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Studying Innovation and AI in Amsterdam

New perspectives on culture, life, science and innovation are key themes as Bridget Peterkin, our Academic Excellence Scholarship winner, shares her experiences of studying abroad for a semester in Amsterdam and what she values about the Managing Digital Innovation minor programme that she is currently following.


My name is Bridget and I am from Omaha, Nebraska currently studying at the University of Nebraska-Lincoln. I am a third year student majoring in Computer Science and minoring in Business Administration, Digital Music Creation, and Math. Today marks the start of my fourth-week living and studying in Amsterdam. I will live here for four months taking courses at Vrije Universiteit Amsterdam through the Semester in Amsterdam program. I am charmed by the way the city walks the line between a cozy European town and a lively capital city. I experience a comforting sense of community in the cozy cafes and markets scattered across the city. I have quickly made a habit of biking to a local park with friends in the evening to lounge and complete our school readings by the lake. I live in west Amsterdam which is about a 20-minute bike from the tourist center. Biking through the park near my apartment, the nostalgic feeling that this place could be home in another life washed over me. Yet under the surface of the idyllic parks and cozy canal houses is the youthful pulse that has earned Amsterdam international infamy. The nightlife never sleeps and there are a seemingly endless number of places to experience. For the conclusion of welcome week, VU gave us free tickets to experience three Amsterdam nightclubs. Even though my time here is just starting, I get the feeling that it will not be enough. Amsterdam has over 50 museums (free with my student museum card), insane vintage clothing markets, and a plethora of cozy canal-side cafes that I cannot wait to explore.


"Even though my time here is just starting, I get the feeling that it will not be enough. Amsterdam has over 50 museums (free with my student museum card), insane vintage clothing markets, and a plethora of cozy canal-side cafes that I cannot wait to explore."


The Managing Digital Innovation minor program

Despite the beauty and excitement of the city, the main factor that made me decide to study in the Netherlands was the unique academic offerings that aligned with my interests in AI and social entrepreneurship. I am taking courses from the VU’s Managing Digital Innovation minor program and Artificial Intelligence for Social Good tract. In my minor courses, I am learning about business strategy through the lens of technological innovation and how AI can be applied in business. I am learning a social science perspective on the applications of AI through a course called Robot Interaction. Next period, I will study text mining using Python and how these techniques can be applied to humanitarian and social science research questions. The courses I am taking this semester are pushing me to think of software development from the lens of social science. Even after a week of classes, I know I will carry the lessons from studying innovation and AI in Amsterdam with me for the rest of my career.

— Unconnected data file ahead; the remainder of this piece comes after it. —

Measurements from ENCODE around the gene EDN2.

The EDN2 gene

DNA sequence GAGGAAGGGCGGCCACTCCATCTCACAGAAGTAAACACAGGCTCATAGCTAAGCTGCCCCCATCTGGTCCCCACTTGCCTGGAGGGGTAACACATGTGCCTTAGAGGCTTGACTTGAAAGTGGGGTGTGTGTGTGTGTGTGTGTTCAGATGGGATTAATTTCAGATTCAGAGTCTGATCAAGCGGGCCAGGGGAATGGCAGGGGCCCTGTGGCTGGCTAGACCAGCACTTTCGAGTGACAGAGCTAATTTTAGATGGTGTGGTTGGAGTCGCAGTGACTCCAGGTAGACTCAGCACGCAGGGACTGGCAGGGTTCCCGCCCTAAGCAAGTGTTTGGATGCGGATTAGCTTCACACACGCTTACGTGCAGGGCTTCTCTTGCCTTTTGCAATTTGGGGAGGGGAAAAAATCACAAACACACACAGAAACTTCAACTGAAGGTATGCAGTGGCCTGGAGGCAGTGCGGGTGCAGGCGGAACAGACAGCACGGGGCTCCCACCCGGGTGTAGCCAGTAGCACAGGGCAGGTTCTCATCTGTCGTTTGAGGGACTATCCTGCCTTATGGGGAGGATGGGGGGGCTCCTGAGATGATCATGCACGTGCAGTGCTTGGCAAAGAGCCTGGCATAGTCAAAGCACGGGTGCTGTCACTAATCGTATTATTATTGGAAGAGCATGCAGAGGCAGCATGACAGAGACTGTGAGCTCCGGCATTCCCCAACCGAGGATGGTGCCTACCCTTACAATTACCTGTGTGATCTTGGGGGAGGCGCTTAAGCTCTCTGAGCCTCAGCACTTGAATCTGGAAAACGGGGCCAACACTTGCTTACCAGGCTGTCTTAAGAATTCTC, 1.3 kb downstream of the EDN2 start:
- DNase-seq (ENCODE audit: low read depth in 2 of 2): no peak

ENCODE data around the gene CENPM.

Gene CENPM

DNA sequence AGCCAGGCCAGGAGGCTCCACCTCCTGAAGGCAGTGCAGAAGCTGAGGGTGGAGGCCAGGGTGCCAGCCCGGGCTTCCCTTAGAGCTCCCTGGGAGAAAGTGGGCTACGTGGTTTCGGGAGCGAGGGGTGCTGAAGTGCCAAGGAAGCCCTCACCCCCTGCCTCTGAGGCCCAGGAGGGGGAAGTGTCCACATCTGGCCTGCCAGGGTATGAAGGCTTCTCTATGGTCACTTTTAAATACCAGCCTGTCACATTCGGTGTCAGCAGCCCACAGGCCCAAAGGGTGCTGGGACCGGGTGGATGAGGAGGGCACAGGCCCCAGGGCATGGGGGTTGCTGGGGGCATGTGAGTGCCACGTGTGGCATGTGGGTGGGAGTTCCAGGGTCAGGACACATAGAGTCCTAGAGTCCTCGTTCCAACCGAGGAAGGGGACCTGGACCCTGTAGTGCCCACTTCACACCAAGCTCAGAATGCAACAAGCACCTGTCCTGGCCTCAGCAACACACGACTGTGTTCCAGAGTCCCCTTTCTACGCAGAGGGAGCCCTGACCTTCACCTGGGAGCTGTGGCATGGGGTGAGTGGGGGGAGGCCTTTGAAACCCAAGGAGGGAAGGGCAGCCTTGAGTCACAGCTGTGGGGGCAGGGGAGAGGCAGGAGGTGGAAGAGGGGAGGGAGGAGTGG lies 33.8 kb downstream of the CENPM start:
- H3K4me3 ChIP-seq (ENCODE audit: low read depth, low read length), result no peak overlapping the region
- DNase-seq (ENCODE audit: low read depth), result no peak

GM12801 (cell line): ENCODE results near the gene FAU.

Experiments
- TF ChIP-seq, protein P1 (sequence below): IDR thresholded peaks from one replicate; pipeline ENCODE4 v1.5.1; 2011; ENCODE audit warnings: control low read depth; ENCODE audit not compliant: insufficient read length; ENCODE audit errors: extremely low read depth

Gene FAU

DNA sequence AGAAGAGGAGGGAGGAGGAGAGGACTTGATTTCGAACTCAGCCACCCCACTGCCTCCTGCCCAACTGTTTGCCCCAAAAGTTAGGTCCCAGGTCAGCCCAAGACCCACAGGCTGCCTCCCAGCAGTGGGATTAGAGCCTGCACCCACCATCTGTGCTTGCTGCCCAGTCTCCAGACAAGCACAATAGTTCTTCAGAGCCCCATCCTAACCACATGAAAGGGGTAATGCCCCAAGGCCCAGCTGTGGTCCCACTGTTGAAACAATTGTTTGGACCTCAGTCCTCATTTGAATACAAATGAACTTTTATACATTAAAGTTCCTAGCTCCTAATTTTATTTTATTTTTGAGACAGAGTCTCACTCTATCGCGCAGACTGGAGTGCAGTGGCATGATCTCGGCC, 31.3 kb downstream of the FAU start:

“The courses I am taking this semester are pushing me to think of software development from the lens of social science. Even after a week of classes, I know I will carry the lessons from studying innovation and AI in Amsterdam with me for the rest of my career.”


Immersing myself in different perspectives and ways of life

One of my primary goals for studying abroad is to immerse myself in perspectives different from my upbringing in the US. I believe that the only way to fully understand who I am, is to understand those who I am not. Through my experience living and taking classes abroad, I am exploring my identity as an American and global citizen for the first time. One of the most immediate differences between my American upbringing and the Dutch way of life is the prominence of biking as a form of transport. Amsterdam streets often reserve just as much space for bike lanes and pedestrian paths as for cars and trams. On my first night in Amsterdam, I learned the hard way that the bike lane traffic stops for no one when a motorcycle body slammed me instead of honking or driving two feet over. Yet despite the harrowing nature of learning the Dutch ways of cycling, I have found a source of mindfulness and joy commuting by bike. Surrounded by a dance of experienced cyclists, trams, and pedestrians, I am forced to be incredibly present as I navigate the city. From the seat of my bike, I cannot reference my phone and am forced to navigate from memory and sometimes just my gut. Historic buildings rush by as I experience the world around me from a new perspective and contemplate my role within it all.


I have found a source of mindfulness and joy commuting by bike. Surrounded by a dance of experienced cyclists, trams, and pedestrians, I am forced to be incredibly present as I navigate the city. From the seat of my bike, I cannot reference my phone and am forced to navigate from memory and sometimes just my gut. Historic buildings rush by as I experience the world around me from a new perspective and contemplate my role within it all.
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